Take time to do industry research and consider all options carefully - from whole or universal coverage to term policies – in order to make an educated decision about which type is best suited for protecting you and your loved ones.
Term insurance is the most basic and affordable type of life insurance. It is also the most popular type of policy. With term insurance, you are insured for a specific period, typically 20 or 30 years. If you die during that period, the death benefit is paid out. If you live beyond the term of the policy, it simply expires and you are no longer insured.
Pros and Cons of Term Life Insurance
Term life insurance offers plenty of advantages over whole-life policies, but sometimes buyers are tempted by the cash value proposition. Here is an overview of the pros and cons of term life insurance.
More affordable than whole life insurance
You can invest your money how you want, instead of locking it into a low-return investment
Whole life insurance agencies will say "lack of investment"
What is whole life insurance?
With whole life insurance, you benefit from lifelong coverage. Think of it as a long-term investment that doubles as an all-encompassing security blanket.
Whole life insurance, also known as cash value insurance, costs more because it’s designed to build cash value.
Whole life insurance is perfect for those looking to capitalize on the power of compounding interest in a manageable package. It combines both an investment account and policy into one; providing powerful financial protection while offering opportunities to grow their money over time.
Pros and Cons of Whole Life Insurance
With one of the least favorable financial products out there and a potential to cause serious budget damage, here are the pros and cons of whole life insurance.
build cash value over time
more expensive than term life
does two jobs at once, but doesn't do it very well
delays you from becoming self-insured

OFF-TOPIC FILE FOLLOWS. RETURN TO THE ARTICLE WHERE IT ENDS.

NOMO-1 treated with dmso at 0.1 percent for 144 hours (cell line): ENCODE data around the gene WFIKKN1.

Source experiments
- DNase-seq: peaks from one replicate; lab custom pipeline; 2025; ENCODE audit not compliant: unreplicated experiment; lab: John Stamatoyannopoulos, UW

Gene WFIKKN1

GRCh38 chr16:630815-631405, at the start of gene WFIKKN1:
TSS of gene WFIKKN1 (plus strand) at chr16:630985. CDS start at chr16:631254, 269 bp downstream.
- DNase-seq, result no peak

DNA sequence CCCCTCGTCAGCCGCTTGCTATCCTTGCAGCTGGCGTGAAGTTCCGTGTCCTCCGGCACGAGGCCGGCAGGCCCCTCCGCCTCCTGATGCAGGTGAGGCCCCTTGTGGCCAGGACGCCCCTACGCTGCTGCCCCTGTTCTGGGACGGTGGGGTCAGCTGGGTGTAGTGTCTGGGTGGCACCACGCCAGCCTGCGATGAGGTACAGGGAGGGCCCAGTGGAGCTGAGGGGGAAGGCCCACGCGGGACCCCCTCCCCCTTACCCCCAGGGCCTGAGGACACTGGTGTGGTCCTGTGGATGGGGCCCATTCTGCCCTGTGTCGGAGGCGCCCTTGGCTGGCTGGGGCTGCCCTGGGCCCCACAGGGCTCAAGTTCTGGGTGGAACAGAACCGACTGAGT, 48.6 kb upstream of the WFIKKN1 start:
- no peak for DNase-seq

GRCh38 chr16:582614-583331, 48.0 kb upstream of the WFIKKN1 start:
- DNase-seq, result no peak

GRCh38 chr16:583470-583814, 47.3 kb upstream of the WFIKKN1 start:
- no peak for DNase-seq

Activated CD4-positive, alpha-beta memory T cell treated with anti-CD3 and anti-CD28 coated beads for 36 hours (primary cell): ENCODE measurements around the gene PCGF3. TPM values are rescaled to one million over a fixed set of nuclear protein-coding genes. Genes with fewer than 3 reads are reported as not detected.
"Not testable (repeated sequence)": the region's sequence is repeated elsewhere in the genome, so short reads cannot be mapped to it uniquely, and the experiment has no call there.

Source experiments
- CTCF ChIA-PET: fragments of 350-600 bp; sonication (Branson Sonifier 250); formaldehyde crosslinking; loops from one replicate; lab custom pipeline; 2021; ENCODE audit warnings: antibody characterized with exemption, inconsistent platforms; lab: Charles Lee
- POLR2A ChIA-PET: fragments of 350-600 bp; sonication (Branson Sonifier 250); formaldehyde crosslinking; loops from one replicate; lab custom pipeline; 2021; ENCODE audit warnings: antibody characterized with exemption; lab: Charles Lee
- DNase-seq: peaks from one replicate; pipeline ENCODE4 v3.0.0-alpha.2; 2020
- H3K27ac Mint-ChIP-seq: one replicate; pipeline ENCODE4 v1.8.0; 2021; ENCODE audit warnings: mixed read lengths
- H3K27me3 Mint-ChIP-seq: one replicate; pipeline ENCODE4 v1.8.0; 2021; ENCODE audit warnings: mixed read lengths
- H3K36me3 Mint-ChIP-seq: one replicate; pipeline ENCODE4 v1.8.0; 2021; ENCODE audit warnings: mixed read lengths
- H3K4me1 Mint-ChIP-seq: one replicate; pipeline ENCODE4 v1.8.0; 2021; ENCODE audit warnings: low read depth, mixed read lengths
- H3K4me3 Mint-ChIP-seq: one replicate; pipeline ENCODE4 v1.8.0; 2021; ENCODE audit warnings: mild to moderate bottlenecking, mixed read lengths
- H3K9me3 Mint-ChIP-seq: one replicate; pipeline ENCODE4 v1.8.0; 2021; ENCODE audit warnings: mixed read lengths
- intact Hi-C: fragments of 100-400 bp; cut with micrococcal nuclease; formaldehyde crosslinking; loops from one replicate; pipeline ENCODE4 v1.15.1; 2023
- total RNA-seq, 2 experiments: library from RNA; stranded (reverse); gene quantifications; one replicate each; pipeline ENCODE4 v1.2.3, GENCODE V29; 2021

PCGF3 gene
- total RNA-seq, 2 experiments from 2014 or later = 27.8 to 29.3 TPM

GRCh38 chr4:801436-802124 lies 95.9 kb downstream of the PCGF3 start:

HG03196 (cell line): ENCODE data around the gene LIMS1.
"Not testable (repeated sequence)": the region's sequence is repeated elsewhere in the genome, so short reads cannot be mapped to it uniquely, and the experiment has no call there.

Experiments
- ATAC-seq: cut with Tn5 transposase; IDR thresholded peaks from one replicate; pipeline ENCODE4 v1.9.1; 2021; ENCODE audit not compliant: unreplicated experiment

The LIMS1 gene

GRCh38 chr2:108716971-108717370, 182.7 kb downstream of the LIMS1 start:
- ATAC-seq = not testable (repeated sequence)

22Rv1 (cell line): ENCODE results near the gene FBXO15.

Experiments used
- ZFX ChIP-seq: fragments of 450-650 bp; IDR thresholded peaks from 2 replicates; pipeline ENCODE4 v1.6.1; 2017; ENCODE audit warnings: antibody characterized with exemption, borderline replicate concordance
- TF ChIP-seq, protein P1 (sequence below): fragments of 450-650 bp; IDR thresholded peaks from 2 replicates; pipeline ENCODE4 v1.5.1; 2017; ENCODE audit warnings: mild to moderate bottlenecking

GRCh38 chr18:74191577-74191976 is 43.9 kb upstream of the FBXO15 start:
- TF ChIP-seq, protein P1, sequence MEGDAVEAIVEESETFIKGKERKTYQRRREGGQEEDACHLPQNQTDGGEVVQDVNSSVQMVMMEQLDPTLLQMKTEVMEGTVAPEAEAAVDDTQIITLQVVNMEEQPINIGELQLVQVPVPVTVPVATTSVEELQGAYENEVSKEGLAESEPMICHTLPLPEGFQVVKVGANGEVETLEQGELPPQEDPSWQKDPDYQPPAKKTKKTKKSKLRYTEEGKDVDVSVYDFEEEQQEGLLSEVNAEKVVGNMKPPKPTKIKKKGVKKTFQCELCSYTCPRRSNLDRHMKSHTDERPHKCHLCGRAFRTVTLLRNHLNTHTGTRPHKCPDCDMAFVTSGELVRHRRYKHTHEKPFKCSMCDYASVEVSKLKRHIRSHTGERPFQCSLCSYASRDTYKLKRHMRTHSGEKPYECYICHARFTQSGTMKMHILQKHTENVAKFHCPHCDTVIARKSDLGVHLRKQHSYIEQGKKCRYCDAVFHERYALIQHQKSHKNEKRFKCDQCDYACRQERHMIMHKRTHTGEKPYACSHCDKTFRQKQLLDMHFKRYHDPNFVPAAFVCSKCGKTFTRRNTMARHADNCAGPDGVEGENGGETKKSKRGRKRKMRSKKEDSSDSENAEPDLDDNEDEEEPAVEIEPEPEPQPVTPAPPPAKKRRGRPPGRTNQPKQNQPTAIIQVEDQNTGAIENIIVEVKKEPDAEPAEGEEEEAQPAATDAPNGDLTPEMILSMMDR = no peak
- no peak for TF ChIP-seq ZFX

if you die without cashing out, you could lose a lot of cash value
Term life insurance is significantly cheaper than whole life insurance. Anddd of course it would be, because the extra money you're paying for your whole life insurance policy, goes to your investment account - right?(keep reading)
Option 1: He is offered a whole life insurance policy for $260 per month.
If Peter were to go with the whole life insurance policy, the first 3 years of the policy, most of the investment disappears due to hidden fees. After that, the cash value portion will kick in, but a very low rate of return; sometimes as low as 1-3%.
Option 2: Peter is also offered a 20-year term, $250,000 in coverage, for $13 a month.
If Peter decides to go with the term life insurance policy and instead invest the $247 per month he would save by not choosing the whole life plan.
Let's say Peter invested the money he would save by choosing the term life insurance quote, and put it into a growth stock mutual fund with an 11% average annual rate of return, he would have about $214,000 in investments by the time his 20-year term life policy expires and more than $2.1 million at age 70.
If Peter paid $260 per month for his whole life policy, with $15 going to the insurance and the rest into his savings account with about a 2% return rate, Peter's (roughly) $180,000 in cash value is kept by the insurance company. The only person who can take out the cash value is Peter and his family only receives $250,000.
With a term life policy, although there is no investment that is saved over time (like with buying a home), there is also no risk in losing the investment either.